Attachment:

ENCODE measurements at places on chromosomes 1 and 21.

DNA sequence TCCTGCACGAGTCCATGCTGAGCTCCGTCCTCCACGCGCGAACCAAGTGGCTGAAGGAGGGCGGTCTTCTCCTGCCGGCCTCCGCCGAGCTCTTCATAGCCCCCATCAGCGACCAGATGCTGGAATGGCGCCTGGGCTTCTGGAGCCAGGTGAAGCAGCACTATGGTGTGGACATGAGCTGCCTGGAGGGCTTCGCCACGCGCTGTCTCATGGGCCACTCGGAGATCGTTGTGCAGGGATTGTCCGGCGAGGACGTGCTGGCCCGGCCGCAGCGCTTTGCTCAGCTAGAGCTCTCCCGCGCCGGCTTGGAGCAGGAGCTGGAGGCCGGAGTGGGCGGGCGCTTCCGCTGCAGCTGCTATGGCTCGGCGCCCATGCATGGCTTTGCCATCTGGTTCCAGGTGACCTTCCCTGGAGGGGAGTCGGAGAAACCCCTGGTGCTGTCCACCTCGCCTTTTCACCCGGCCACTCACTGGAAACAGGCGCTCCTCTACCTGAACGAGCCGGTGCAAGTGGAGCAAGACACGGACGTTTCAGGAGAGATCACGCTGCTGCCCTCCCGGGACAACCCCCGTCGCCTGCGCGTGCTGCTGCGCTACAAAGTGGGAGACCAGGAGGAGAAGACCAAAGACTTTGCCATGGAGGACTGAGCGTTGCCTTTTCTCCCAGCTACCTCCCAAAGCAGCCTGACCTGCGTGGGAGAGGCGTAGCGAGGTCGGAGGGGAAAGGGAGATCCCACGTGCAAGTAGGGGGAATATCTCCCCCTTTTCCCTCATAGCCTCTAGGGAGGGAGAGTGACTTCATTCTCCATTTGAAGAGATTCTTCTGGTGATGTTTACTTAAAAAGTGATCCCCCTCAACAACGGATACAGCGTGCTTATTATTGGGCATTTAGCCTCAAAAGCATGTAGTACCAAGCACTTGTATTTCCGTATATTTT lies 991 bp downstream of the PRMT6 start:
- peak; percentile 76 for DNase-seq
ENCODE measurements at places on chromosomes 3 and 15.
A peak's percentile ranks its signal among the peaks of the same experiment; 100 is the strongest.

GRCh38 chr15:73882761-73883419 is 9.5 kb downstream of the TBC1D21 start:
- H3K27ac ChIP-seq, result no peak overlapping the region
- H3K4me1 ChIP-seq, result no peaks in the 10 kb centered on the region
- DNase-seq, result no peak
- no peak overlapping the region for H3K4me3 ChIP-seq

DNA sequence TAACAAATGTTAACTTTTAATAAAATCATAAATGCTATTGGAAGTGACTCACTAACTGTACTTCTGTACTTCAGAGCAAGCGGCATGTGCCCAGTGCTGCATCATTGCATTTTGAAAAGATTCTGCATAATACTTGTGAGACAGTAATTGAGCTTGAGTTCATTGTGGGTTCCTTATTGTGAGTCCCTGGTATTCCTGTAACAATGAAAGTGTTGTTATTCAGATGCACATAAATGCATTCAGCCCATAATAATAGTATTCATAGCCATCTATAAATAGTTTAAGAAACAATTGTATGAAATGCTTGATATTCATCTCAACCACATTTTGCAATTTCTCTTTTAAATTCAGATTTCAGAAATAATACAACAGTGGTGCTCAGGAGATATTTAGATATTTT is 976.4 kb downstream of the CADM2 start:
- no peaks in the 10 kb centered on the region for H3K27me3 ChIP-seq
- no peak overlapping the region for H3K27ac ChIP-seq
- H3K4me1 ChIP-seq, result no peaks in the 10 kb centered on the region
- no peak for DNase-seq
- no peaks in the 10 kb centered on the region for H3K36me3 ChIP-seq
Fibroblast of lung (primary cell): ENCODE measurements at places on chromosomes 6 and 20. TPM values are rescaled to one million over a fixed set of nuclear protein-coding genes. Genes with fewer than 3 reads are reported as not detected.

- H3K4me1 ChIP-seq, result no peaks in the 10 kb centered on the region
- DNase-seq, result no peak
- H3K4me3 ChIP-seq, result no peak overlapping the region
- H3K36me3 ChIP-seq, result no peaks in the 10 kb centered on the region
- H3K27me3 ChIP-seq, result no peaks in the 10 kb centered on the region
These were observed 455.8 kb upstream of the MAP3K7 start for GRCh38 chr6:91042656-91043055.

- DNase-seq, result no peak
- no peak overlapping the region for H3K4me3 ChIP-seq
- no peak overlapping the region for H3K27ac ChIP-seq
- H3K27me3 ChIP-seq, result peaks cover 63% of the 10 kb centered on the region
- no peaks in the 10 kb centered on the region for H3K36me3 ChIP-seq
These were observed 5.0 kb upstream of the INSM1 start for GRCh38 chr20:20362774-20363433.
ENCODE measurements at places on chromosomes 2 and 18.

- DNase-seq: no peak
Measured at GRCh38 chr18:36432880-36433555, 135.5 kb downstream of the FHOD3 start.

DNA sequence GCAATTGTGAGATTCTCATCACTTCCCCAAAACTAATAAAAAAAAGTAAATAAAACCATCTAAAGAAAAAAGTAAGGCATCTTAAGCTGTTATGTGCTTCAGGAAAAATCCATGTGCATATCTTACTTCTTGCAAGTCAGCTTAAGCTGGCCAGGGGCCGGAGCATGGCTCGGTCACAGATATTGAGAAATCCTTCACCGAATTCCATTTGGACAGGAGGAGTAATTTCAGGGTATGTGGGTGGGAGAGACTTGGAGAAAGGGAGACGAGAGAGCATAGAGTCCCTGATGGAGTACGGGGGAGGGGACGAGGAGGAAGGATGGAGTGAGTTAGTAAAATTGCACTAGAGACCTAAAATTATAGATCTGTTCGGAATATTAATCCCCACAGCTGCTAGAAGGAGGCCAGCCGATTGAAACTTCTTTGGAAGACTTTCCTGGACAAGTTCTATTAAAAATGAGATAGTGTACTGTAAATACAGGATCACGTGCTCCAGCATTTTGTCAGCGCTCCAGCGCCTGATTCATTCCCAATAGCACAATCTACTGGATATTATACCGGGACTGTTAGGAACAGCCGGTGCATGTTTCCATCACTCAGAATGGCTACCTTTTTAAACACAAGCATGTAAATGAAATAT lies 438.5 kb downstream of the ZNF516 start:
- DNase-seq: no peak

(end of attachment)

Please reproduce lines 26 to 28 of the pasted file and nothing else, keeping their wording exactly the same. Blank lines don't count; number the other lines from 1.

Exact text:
- no peak overlapping the region for H3K27ac ChIP-seq
- H3K27me3 ChIP-seq, result peaks cover 63% of the 10 kb centered on the region
- no peaks in the 10 kb centered on the region for H3K36me3 ChIP-seq